The Penguin Drive-In, a Charlotte landmark eatery featured on TV and in movies, filed for Chapter 11 bankruptcy protection on Tuesday.
The filing followed recent revelations of financial upheaval surrounding the restaurant, located at 1921 Commonwealth Ave. in the Plaza Midwood neighborhood.
A lawsuit filed by 1921 Commonwealth Ave. Holdings LLC, the firm that leased the property to Penguin Drive-In last April, accused the restaurant of defaulting on its lease and a $17,763 loan made earlier this year.
The lawsuit states when the restaurant failed to pay its August rent, Commonwealth Ave. Holdings demanded payment in full of the remainder of the loan. Penguin paid the August rent but didnt pay the note in full.
Separate Chapter 11 bankruptcy filings for Penguin Holdings Inc. and Penguin Drive-In LLC listed assets of less than $50,000. Penguin Holdings had estimated liabilities of less than $50,000, while Penguin Drive-In reported estimated liabilities of $100,000 to $500,000.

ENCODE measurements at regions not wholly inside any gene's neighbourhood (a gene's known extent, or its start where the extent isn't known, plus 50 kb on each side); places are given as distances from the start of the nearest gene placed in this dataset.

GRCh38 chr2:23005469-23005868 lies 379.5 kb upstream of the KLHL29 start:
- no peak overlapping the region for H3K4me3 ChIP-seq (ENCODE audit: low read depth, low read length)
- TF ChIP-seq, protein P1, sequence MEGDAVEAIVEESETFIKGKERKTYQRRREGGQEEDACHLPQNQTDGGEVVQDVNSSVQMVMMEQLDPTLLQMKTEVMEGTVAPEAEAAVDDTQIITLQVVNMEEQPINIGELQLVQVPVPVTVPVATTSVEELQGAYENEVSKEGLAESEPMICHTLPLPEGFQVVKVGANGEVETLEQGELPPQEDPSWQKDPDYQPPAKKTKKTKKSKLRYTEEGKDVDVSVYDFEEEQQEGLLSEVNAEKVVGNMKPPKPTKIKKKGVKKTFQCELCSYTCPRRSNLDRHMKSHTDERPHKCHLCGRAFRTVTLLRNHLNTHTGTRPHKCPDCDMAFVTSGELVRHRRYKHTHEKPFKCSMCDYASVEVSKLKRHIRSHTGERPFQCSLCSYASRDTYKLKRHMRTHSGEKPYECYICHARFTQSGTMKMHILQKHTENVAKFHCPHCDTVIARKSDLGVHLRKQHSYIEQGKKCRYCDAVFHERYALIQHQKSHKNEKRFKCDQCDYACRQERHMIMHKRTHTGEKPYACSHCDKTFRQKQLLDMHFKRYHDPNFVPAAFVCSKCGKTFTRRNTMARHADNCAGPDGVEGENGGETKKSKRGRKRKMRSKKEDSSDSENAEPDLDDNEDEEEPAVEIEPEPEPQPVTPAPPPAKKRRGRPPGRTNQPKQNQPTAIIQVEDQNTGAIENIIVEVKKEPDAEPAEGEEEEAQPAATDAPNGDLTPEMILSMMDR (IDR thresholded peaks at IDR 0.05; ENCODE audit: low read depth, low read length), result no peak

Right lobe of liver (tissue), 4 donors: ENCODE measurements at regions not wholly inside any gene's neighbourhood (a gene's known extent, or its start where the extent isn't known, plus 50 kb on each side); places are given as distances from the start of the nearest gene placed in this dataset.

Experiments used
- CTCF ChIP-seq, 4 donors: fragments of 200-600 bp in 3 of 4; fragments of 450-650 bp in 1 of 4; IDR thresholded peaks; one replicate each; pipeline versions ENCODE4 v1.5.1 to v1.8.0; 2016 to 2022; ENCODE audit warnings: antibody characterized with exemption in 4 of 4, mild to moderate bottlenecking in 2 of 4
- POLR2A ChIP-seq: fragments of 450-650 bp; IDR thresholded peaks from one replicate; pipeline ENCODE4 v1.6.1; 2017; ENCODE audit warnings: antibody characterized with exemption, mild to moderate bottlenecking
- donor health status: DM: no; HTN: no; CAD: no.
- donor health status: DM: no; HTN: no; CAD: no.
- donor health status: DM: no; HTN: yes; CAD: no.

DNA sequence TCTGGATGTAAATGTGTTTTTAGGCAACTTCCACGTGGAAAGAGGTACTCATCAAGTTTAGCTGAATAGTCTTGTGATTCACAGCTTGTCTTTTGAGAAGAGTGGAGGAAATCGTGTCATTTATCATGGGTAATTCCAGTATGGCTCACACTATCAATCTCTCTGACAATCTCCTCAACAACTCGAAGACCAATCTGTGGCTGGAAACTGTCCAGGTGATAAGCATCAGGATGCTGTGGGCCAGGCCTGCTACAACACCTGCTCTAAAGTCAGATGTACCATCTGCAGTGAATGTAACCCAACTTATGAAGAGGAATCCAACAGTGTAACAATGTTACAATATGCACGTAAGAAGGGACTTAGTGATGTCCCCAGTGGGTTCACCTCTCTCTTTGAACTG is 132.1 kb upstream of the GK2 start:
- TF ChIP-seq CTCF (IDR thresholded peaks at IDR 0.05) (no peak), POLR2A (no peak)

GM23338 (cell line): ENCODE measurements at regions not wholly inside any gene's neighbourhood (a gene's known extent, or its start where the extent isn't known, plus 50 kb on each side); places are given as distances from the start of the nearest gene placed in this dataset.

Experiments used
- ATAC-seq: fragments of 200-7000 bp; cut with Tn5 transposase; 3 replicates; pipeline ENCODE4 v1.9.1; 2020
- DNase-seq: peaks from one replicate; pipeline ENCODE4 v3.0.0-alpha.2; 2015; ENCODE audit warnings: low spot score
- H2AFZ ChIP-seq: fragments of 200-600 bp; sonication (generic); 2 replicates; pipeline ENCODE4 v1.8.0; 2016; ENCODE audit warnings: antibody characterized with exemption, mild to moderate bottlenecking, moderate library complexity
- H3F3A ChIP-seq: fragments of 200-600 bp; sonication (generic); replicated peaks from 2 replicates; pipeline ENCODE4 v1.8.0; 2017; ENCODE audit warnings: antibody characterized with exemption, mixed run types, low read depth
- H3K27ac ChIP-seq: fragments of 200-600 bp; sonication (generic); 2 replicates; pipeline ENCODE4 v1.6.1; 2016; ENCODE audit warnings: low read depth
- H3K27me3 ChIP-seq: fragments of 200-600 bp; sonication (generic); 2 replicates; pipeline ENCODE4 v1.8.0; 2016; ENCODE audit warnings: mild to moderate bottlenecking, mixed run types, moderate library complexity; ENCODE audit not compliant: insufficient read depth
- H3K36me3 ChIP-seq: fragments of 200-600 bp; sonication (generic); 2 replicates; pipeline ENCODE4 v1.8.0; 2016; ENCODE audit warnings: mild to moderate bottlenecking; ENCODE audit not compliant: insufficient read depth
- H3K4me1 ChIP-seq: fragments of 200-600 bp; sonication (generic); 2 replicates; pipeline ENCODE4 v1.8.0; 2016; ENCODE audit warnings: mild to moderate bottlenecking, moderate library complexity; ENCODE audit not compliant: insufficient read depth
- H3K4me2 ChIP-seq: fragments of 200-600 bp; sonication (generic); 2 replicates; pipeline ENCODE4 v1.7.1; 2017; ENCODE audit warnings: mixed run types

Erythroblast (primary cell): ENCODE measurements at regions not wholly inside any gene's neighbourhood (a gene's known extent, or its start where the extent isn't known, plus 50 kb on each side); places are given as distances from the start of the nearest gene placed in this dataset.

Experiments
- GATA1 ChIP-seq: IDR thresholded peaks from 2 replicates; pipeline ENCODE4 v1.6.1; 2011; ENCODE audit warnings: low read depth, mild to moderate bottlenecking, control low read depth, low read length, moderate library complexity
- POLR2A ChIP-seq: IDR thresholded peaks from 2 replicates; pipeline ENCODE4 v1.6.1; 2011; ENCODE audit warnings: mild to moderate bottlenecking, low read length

Both companies listed 1921 Commonwealth Holdings among their largest creditors, with each showing a claim of $22,123 outstanding.
The Penguin Drive-In bankruptcy case shows the IRS with a $140,000 claim against the eatery, and N.C. Department of Revenue with a $20,000 claim.
Don Rawlins, the lawyer representing Commonwealth Ave. Holdings, expressed surprise when told the restaurant had filed for bankruptcy protection.
We cant comment. We havent seen the papers, he said.
Manager Lisa Ballentine, whose father, Jim, opened Penguin in the 1950s as an ice cream shop, is listed as the debtor in both bankruptcy cases. She couldnt be reached for comment late Tuesday.
The Penguin, known for its burgers and fried pickles, has appeared on the Food Networks Diners, Drive-Ins and Dives, and recently was featured on the hit movie Bad Grandpa. Researcher Maria David contributed.
Frazier: 704-358-5145; @Ericfraz on Twitter
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